Psyllium husks are obtained from the seed of Plantago ovata, a plant native to India. Psyllium has many physical benefits and has been shown to prevent and help in the treatment of many conditions such as cardiovascular disease, colon cancer, constipation, diarrhea, obesity, high blood sugar and inflammatory bowel diseases. Psyllium’s main benefits come from the high amount of soluble fiber it contains, and to understand how psyllium functions, it’s important to understand a bit about fiber and the digestive tract.
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Psyllium is a type of fiber. Fiber is the part of plants we eat that contains a chemical bond which our bodies cannot break down. Consequently, it passes through the body unabsorbed. There are two types of fiber: soluble and insoluble. Soluble fiber forms a compound with water, and the result is a gel that mixes with and softens the stool. Psyllium is a soluble type of fiber, and is normally ingested mixed in a glass of water, and enters the digestive tract to begin its work.
Because psyllium is soluble, it needs to have an adequate amount of water with which to mix, or it can potentially cause bowel obstruction, constipation and other problems. Psyllium should be taken with at least a full glass of water and six to eight additional glasses throughout the day to prevent these complications and to allow the psyllium husks enough water to function.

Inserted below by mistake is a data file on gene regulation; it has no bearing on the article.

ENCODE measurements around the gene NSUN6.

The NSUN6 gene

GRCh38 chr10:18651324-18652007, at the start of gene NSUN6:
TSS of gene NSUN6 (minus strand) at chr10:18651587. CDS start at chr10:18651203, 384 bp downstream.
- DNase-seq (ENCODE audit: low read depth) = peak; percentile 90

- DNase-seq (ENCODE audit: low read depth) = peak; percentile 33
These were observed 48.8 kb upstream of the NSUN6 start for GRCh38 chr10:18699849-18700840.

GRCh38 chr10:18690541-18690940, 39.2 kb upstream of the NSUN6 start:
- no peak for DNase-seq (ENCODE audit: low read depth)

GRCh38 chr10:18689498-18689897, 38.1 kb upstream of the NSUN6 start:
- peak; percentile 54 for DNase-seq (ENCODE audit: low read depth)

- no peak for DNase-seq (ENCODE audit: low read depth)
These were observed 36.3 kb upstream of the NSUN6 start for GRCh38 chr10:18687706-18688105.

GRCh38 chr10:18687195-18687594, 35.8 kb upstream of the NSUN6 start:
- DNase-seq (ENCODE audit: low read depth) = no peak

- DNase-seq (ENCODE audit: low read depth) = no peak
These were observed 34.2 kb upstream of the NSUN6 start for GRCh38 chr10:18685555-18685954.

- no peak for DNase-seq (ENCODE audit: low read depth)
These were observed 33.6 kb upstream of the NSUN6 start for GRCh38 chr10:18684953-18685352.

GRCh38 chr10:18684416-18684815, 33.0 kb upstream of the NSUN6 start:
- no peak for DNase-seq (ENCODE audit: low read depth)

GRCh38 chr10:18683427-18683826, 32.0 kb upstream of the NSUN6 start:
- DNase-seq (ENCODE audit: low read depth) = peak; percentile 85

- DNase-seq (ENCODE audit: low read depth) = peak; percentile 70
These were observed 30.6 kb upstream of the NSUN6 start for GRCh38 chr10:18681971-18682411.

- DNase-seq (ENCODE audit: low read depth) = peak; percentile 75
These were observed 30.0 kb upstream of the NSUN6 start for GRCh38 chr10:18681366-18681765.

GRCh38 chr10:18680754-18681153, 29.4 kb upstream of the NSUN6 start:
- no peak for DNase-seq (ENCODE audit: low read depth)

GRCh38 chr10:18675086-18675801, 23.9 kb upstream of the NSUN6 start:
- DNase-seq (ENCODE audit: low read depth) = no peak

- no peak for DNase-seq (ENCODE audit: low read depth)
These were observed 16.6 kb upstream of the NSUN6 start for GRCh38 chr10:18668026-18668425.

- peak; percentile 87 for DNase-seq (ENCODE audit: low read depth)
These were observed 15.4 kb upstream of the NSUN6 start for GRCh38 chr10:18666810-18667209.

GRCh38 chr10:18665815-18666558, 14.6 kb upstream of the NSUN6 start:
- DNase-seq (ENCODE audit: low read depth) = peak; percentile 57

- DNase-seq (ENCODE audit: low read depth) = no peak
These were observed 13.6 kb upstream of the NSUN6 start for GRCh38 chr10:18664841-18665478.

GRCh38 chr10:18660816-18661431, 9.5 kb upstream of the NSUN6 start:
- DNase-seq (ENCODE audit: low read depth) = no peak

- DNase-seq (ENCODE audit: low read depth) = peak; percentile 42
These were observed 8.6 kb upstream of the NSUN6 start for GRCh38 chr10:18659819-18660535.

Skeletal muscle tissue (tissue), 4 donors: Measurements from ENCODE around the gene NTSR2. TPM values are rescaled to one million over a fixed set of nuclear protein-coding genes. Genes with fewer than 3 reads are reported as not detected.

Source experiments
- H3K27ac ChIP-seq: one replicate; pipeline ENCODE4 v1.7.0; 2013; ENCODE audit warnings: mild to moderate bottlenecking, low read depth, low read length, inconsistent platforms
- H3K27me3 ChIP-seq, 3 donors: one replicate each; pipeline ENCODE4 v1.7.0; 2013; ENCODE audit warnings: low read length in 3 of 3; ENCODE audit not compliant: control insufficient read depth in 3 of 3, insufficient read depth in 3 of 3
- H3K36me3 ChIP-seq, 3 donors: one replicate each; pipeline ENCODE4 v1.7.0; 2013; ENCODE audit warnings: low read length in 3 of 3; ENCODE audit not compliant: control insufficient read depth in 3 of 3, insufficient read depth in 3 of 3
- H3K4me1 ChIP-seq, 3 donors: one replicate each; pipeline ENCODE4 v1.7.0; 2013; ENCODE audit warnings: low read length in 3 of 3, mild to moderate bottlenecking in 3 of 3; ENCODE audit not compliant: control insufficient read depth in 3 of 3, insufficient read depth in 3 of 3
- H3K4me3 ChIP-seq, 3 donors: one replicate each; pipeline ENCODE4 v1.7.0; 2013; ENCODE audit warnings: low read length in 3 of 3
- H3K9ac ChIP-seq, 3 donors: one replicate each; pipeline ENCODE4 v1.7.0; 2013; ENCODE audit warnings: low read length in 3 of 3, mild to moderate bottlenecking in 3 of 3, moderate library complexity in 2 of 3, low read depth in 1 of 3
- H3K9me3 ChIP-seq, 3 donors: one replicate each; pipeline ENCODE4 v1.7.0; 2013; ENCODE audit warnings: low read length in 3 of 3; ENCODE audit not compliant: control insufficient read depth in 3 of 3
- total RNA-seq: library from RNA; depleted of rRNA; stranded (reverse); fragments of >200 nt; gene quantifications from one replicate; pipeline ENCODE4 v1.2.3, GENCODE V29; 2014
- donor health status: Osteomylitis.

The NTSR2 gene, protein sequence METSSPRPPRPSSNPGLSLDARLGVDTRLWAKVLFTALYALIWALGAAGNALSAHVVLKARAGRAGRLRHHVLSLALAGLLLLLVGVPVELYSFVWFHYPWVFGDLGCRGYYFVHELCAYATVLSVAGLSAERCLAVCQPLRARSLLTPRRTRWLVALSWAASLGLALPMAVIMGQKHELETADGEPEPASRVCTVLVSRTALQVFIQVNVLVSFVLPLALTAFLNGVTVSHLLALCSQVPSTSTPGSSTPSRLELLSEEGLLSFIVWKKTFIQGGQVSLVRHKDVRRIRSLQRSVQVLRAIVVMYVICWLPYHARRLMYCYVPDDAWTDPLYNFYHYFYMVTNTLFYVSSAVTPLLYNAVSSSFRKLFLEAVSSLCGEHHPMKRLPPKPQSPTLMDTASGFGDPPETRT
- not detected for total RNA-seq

The gel psyllium forms acts as a bulking laxative. In order for fecal matter to be moved through the intestines in a healthy manner, it must have enough substance, or bulk, to allow the digestive mechanisms to transport it. The gelatin-like condition converted psyllium functions as a substance that mixes with the fecal waste, softening it, absorbing select substances and allowing for a clean elimination process.
While psyllium is in the intestines, it absorbs some of the precursors to cholesterol. Rather than these elements crossing into the bloodstream, they are held and eliminated from the body with the psyllium. Because psyllium helps prevent sluggish fecal matter stagnating in the intestines, it contributes to a healthier colon and can aid in deterring colon cancer or treating inflammatory bowel diseases. Psyllium is most commonly used to address constipation. The softening laxative qualities of psyllium make it invaluable for mixing with and moving inactive fecal matter. Conversely, diarrhea can also be treated with psyllium, which will absorb the excess water and calm the intestines.